While SqlAlchemy (and Flask-SqlAlchemy) provides an easy way to create DB schema from scratch, migration of an existing schema is bit more challenging. As soon as you change attributes in your declarative ORM models, the underlying DB schema is to be changed for application to work. If you need to keep data , you’ll need to modify DB schema with some DDL commands (ALTER TABLE …) and this functionality is not part of SqlAlchemy nor Flask-SqlAlchemy. Continue reading Easy SQL Schema Migration for SqlAlchemy and Flask
NoSQL databases have become very popular in last years and there is a plenty of various options available. It looks like traditional relational databases (RDBMs) are almost not needed any more. NoSQL solutions are advertised as faster, more scalable and easier to use. So who would care about relations, joins, foreign keys and similar stuff (not talking about ACID properties, transactions, transaction isolation)? Who would, if NoSQLs can make your life much easier. But there is a key insight about NoSQL databases – their wonderful achievements are possible because they made their life easier too is some aspects. But that comes with some price – would you be happy, if your bank will store your saving in MongoDb?
However there are many environments, where NoSQL databases shine – especially when there are huge amounts of simple data structures, which need to be scaled massively across the globe and where these data are not of much value – solutions like social networks, instant messaging etc. are not so much concerned about data consistency or data loss, because these data are basically valueless. (Their business model is just based on sharing absolutely trivial data, where one piece can be easily replaced with another and it does not matter if some pieces are lost. Consider – what will happen if whole Facebook will go away in one minute? Nothing! Few people will be pissed off because they think their online profile was cool, few sad that they cannot share their meaningless achievements with so called ‘friends’, but generally considered nothing special will happen and no real value will be lost. People will just switch to another provider and fill it’s database with tons of trivialities and will easily forget about data in their previous account).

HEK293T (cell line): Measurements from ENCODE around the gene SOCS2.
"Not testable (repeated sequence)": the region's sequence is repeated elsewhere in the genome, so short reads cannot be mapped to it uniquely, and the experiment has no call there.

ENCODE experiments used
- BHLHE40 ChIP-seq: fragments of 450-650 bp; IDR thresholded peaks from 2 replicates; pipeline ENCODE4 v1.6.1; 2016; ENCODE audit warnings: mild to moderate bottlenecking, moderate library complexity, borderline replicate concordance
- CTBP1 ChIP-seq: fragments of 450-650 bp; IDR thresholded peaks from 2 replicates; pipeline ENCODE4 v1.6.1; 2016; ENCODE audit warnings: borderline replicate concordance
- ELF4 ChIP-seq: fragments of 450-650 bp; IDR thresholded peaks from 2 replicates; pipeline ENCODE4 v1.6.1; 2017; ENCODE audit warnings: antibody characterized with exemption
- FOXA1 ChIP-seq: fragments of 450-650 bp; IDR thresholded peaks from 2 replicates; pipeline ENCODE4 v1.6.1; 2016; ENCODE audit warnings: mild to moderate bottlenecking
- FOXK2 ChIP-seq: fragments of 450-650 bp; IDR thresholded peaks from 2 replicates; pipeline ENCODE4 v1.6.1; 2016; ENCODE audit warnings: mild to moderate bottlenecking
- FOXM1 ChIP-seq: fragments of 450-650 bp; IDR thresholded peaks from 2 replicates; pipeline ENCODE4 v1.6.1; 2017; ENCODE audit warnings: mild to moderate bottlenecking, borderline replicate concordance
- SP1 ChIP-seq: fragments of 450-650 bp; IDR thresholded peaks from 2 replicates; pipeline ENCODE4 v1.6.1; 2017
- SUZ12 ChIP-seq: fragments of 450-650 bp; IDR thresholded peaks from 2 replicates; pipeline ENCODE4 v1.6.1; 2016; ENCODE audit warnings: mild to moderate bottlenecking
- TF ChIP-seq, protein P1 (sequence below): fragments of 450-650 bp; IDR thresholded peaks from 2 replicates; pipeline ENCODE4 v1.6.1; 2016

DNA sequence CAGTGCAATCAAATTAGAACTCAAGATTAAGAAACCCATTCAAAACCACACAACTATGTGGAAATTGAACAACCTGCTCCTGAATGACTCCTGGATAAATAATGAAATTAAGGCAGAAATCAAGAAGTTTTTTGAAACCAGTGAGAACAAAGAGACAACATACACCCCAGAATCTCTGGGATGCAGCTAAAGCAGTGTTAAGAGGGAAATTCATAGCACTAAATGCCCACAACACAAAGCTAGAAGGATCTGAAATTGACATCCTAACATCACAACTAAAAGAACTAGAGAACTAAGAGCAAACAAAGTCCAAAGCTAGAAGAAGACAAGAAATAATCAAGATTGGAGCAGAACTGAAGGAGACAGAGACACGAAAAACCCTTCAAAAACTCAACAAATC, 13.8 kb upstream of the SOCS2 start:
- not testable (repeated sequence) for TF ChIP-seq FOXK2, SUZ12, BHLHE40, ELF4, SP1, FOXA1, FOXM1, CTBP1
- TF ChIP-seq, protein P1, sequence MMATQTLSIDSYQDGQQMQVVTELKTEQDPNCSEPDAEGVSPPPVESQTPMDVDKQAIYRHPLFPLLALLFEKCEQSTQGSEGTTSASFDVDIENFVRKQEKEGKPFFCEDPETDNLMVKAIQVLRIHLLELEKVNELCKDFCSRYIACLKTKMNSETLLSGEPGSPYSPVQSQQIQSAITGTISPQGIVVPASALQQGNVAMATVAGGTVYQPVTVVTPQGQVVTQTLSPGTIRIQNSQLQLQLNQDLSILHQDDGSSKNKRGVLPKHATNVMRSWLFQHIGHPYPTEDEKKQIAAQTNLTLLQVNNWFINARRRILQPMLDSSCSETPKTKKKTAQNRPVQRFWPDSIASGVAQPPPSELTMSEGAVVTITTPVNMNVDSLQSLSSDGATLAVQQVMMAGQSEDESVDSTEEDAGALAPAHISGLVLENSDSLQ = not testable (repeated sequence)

I don’t want to create impression that NoSQL databases are useless, they are very good for certain scenarios (and we need to remember that NoSQL is rather broad category, it includes structured documents stores, key-value stores, object databases etc. – each one has it’s particular niche, where it excels), but relational databases are also good, actually very good. Relational model is fairly good abstraction of very many real world situations, data structures, entities, however we call them. And relational databases provide solid tools to works with them. So it make sense to use them in many cases. It might bit more difficult to start with relational database then with schema-less document store, but in the long run it should pay off. And what is really nice it’s not about one or another solution, but we can use both and combine them smartly and inventively.
So enough of general mumbo jumbo – let’s get to my particular case – I’ve been looking for data store for my new project and considered to try MongoDb this time ( while in past I stuck to relational DBs), however finally decided for PostgreSQL (again) – and I’d like to share some tests, findings and thoughts. Continue reading SQL or NoSQL – Why not to use both (in PostgreSQL)